What would you tell your…

initally diagnosed asthma self after all that you know now?


Comments 31

  • Melissa G

    I would want more information. I was diagnosed as a teen and really struggled with keeping up my physical activities. I didn't know about pre-treating and got winded so easily. It made my senior year of high school hard. 

  • Brenda Silvia-Torma

    First thought that comes to mind is a hindsight response: "Don't do the obstacle course in June 2018 bc it triggered bronchitis which led to a change in asthma diagnosis!"

  • Melissa G

    Yeah, that would be some great info to have had! But it taught you a lesson and you have learned from it Brenda! 

  • LK

    That's a great question!  

    1.  Find others with a severe asthma diagnosis to know what I was up against,  for support and to share concerns and encouragement.  And to give me perspective on how it affects your entire life and how exhausting it is to live with asthma.
    2.  Have a list of questions for the doctors.  
    3.  Realize that I may not be able to keep doing everything I was doing before.
    4.  How important it is to truly AVOID triggers.
    5.   AAFA!!!  
  • Brenda Silvia-Torma

    Love your answers Lisa!! Ok, my real answer is:

    • Not be afraid to use the albuterol when I think I need it…(in other words, don't wait to use it–it can't get to where it needs to go if the passageways are closed off!)
    • Number 3 from Lisa's list–realize that I may not be able to keep doing everything I was before.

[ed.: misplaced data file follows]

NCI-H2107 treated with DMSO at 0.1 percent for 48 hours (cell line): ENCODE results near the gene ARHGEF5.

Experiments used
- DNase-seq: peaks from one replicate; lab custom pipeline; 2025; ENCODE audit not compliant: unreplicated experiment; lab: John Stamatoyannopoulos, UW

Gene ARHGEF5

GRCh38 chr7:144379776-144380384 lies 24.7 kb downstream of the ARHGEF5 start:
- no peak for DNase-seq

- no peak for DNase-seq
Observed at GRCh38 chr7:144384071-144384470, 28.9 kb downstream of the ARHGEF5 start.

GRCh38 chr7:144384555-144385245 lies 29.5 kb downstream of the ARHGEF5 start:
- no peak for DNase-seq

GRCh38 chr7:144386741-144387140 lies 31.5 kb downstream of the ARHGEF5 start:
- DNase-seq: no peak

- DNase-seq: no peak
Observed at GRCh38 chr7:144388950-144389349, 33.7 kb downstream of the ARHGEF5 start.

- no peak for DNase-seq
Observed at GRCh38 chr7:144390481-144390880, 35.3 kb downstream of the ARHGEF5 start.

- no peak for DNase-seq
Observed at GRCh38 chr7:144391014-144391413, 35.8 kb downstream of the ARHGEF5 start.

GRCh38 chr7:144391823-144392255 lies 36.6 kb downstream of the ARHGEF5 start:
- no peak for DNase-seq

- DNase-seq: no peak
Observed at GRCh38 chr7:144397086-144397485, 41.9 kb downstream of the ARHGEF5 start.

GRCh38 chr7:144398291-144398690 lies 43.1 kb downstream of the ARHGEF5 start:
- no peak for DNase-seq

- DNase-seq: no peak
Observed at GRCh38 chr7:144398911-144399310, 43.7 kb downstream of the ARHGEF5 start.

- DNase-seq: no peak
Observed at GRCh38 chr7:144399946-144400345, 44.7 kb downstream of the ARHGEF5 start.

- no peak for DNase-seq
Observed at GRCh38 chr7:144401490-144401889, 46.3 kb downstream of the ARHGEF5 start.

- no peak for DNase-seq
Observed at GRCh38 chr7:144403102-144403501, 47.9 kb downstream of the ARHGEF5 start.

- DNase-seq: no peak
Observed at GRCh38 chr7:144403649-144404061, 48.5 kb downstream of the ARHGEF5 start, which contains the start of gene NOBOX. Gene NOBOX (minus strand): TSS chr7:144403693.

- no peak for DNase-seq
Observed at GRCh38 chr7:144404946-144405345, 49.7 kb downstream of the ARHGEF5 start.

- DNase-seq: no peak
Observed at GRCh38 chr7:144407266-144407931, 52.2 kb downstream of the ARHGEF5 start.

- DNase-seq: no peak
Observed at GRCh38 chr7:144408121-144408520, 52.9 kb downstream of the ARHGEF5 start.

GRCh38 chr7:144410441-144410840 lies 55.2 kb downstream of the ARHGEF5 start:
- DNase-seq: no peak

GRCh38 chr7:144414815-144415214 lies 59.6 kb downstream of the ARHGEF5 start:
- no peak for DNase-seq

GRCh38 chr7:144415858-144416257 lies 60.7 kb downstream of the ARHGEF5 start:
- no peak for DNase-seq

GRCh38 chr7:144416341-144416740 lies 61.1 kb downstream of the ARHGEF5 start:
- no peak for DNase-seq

• Keep exercising, even if it's a little each day–it gives me happy endorphins and keeps my stress level down.
    • Be vigilant about the air quality–even if it's in the yellow (moderate–okay for  most everyone) bc I'm really sensitive right now. 
    • Don't forget how it feels to be able to take a deep breath. (ie. lobster in a slowly boiling pot). You get so used to feeling bad that your sense of feeling well is altered. Before you realize it, you are in over your head.
  • Pljohns

    Melissa-what a great topic!

    I would make sure to get some exercise daily-you quit and it's HARD to get back

    You have to change some things you do and not do things you really want to 

    You have to advocate for yourself with everyone-employers, family, friends-to make them understand you can't do everything anymore and you need some help too

    Find a support structure (like this AMAZING AAFA forum)-support is so important!

  • Melissa G

    You all have have some great thoughts!

    Another one would be that seasonal/environmental allergies can make asthma worse! I had no idea about this for a long time. 

  • LK

    Good one, Melissa!

    Thought of a few more - 

    • Your asthma will change over time, which includes that it may get worse at times.
    • Just because the meds you are on now help, doesn't meant that they will not always help.
    • You may have to try several meds to find one that does work for you so don't get discouraged when you feel like "a stick in the mud".  (As I was typing "a stick in the mud" it occurred to me that also applies to the feeling of not having enough air to breathe and move.       
  • Amber Says Shine